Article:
Ticketmaster Summer in Stages

Barflies

Adapted from the stories and poems of Charles Bukowski by Ben Harrison
Grid Iron
The Barony Bar, Edinburgh

Barflies, Grid Iron Credit: Douglas Jones

This a play about booze set in a pub; what's there not to like? In addition it should be said the Barony is a great little pub on Broughton Street. The characters are the sorts of people you'd want at your watering hole; yes, true, they drink a little more than the guideline three units a night but they're funny, eccentric and they tell a good yarn.

Henry (Keith Fleming) is the writer / drinker protagonist practically glued to the bar, his life a cocktail of wine, women (all played by Charlene Boyd) and more wine. The play is based on short stories by US writer Charles Bukowski, but it is adapted in such a way that it flows together into one narrative surrounding a very Scottish main character.

Helping the narrative flow along is the barman Silent Dave (David Paul Jones) whose most important role in the piece is not pulling pints but playing the piano and singing. Jones is also the composer and sound designer for the piece and delivers a nice round of dry lines.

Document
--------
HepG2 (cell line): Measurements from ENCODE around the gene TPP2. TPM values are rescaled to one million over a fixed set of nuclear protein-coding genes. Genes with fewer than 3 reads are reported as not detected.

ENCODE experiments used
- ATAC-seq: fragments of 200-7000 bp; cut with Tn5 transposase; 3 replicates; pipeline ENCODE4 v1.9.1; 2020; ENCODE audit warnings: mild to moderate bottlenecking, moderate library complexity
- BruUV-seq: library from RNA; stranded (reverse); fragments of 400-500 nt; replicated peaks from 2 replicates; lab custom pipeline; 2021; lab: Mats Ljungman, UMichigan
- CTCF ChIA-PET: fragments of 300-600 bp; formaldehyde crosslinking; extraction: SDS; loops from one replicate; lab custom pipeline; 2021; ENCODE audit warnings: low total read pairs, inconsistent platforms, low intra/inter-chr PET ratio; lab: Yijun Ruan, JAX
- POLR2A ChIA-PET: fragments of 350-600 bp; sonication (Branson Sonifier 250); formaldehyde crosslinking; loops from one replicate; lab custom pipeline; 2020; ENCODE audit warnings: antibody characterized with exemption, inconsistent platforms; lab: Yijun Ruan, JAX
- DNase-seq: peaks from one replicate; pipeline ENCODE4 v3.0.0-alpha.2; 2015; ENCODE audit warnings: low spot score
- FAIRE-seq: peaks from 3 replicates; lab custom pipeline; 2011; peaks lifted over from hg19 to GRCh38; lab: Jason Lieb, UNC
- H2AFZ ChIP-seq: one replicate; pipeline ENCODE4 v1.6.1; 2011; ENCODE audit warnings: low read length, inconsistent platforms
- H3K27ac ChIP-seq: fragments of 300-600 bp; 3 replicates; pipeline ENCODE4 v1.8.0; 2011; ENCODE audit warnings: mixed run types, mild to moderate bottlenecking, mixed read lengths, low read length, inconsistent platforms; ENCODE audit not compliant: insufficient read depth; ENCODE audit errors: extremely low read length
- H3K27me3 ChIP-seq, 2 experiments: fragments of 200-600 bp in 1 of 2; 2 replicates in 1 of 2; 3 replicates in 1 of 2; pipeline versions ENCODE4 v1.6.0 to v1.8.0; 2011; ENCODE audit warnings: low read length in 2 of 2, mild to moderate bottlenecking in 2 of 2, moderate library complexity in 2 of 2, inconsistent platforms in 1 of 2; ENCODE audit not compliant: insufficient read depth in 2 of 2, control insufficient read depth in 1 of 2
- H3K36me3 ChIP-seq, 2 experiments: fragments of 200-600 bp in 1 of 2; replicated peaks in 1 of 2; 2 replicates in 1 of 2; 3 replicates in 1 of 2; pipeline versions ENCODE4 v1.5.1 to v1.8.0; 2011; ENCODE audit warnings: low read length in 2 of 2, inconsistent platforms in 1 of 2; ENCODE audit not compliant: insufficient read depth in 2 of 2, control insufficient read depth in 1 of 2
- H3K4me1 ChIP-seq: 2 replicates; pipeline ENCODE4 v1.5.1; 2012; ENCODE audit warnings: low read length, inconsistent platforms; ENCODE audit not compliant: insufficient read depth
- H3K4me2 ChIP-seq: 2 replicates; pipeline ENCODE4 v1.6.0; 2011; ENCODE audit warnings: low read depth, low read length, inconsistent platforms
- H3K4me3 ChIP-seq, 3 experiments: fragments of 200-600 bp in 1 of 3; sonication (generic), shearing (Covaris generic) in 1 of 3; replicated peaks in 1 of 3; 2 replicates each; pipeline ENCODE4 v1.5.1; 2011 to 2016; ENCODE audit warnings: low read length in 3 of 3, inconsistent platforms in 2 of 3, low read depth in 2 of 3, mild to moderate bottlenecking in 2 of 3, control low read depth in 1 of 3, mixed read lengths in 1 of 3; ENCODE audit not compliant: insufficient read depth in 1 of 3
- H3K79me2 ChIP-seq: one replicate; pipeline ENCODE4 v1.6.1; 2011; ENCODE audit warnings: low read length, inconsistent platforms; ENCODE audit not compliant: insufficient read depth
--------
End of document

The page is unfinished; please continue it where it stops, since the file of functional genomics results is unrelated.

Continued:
Fleming and Boyd make great drunks, downing shots, dancing on the bar and chucking wine over the audience who are tightly-packed into the snug bar. The transfer to Scotland makes sense with the Scots having a long and complicated relationship with their booze and boozers, but there were some elements of American humour that shone through: I found something about Henry's manner reminded me of US comedian Doug Stanhope.

Where Fleming is a disheveled, unshaven, beer-gut-cultivating drinker, Boyd plays some very sensual women, particularly Cass, who is very much the life of the pub, at least when she's happy and drunk. Her changes between a host of women of different ages and social classes are effortless, often taking place behind the bar and sometimes playing two at once fighting over Henry.

Being that this is so site specific, one might assume all of the stories involved would be realist, but there is a wonderful comic fantasy episode at the end that is subversively dark like something by Will Self. I won't spoil it but it had the audience in equal measure laughing and retching.

Its lucky being in a pub isn't always this entertaining as otherwise I might never leave and my liver would go the way of Henry's, which incidentally makes an appearance in the play.

Reviewer: Seth Ewin